Series: Freeborn County Communities Foundation reports

Published 2:39 pm Thursday, February 27, 2014

Freeborn County Communities Foundation chairwoman Jill Peterson, center, shakes hands with people from the United Way.

Freeborn County Communities Foundation chairwoman Jill Peterson, center, shakes hands with people from the United Way.

Organization: United Way

Project: local program funding and workshops

Report: With this generous grant from the Freeborn County Communities Foundation, we have been able to continue many efforts throughout 2013 and look forward to the work ahead.

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In addition to financially supporting 29 local programs, our United Way held an outcomes and measurement training for all area agencies. About 47 individuals from 33 programs attended to learn how they can better determine the impact of their work. Our board is in discussion of how to further support and align the work of local programs to develop a common vision.

There are many efforts we have undertaken to help support the work of local programs and fill in the gaps for organizations, which have received cuts from other funding sources, such as Semcac Community Action. Their efforts are highlighted below. Ultimately, we are focused on solving community problems by encouraging collaborations and engaging new partners.

• We have deepened our focus on poverty by helping sponsor a Poverty Workshop in August and are following up with several key leaders to develop a plan to move people out of poverty.

• Our VISTA position (that we were able to secure through a SMIF grant) is focusing on a Community Success Coach efforts, which will connect people who are established with individuals who are struggling. We are partnering with several programs and churches as well as Local 6 to also engage refugees with this effort. We have a large population of Karen people (from Burma/Myanmar) who are working in our area but commuting tot he cities. Many would prefer to move here, but do not yet feel connected to the community. Part of this effort is exploring the possibility of a Welcome Center like the facility in Austin, but with more local programs included in the building (to encourage greater collaboration/communication as well as address the transportation barrier many local people struggle with).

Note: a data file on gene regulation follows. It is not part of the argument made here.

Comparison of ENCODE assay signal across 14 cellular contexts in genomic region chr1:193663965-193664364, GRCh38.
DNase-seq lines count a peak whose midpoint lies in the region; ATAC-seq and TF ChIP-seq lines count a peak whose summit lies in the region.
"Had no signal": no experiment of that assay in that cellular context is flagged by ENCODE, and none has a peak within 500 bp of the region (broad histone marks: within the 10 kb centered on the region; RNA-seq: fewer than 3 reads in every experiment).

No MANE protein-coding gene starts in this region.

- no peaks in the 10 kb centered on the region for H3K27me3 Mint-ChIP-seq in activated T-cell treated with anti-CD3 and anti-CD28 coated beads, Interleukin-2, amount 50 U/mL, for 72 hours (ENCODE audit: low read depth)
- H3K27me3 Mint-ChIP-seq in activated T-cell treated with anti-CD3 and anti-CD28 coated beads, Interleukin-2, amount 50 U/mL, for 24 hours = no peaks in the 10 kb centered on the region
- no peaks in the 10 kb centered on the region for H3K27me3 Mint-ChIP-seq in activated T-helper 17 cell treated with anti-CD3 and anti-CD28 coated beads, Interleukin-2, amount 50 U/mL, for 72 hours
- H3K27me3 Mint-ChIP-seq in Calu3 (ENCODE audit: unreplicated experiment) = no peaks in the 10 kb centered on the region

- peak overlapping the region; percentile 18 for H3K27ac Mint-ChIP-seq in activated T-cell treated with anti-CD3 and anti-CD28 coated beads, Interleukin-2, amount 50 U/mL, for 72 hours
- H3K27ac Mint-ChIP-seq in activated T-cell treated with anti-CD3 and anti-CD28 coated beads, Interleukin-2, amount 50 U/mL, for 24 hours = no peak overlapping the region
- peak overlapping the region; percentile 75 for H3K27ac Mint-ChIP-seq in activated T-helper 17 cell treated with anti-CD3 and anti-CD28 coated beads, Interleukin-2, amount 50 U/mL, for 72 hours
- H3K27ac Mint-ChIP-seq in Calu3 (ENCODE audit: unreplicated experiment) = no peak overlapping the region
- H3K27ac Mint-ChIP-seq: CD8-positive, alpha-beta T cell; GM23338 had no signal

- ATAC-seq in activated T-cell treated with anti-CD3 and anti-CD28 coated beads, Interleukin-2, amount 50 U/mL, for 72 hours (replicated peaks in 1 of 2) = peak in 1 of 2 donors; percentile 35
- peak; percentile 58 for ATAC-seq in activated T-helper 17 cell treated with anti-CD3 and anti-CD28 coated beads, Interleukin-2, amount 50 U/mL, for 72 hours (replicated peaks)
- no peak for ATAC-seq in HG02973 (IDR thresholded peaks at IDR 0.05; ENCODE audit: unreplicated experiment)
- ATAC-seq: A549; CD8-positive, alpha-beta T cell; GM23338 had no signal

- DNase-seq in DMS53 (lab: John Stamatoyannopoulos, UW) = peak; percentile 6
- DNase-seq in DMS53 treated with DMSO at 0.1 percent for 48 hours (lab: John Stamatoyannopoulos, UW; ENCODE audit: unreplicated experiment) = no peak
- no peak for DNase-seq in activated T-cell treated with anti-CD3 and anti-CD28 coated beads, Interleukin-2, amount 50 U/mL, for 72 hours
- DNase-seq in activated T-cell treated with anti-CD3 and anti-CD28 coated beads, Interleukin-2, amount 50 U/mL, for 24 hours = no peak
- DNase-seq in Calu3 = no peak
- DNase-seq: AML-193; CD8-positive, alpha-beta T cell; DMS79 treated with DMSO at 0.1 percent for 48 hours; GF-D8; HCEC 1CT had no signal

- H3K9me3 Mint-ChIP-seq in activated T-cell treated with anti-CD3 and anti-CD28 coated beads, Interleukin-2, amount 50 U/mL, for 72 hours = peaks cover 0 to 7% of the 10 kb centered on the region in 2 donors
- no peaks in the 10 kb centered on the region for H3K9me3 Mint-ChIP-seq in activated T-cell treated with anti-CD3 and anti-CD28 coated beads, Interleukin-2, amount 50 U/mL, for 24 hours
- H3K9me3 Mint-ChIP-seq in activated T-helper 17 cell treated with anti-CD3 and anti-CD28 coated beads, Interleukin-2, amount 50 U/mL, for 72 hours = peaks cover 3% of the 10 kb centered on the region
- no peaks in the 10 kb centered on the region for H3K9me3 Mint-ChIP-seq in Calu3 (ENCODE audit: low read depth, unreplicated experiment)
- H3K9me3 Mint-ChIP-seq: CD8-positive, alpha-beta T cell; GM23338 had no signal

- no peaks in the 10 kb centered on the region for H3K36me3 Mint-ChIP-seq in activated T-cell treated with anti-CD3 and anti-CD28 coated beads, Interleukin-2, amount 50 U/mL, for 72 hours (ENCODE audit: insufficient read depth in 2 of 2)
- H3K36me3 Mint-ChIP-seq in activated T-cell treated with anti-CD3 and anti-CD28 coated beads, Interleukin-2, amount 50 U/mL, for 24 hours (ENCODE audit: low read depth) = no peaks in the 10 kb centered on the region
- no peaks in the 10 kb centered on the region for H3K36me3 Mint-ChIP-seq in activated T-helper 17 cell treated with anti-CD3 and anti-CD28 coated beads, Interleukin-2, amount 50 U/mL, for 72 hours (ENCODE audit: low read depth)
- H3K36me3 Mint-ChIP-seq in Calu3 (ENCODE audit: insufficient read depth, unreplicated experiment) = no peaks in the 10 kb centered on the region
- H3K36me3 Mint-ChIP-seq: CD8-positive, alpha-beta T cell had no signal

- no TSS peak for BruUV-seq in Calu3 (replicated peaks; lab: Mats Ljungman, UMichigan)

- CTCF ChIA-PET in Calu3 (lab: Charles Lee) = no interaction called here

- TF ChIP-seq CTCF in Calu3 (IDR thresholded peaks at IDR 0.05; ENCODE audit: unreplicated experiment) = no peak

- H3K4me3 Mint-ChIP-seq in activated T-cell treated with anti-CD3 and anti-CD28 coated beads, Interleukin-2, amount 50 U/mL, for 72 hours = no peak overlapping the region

• We are working in partnership with our local clinic as well as DHS and other community programs to identify and address barriers for individuals to access mental health services and develop a more comprehensive plan of service delivery. We are considering a means of discharge planning to help ensure people who have used services are finding success in their lives and are not falling through the cracks.

• Early childhood is an area of focus that we are beginning to address — discussions are taking place this fall regarding a universal preschool approach to help create more access as well as program consistency. We also began to offer the Dolly Parton Imagination Library program for area newborns to encourage family connection and help support early childhood development. Since June, 49 families have signed up.

• Our Rocking the Block collaboration continues to grow. We had four new partners join the effort this August with over 200 volunteers again helping to rehab 4 local homes. We receives many additional donations of materials, which helped keep costs low.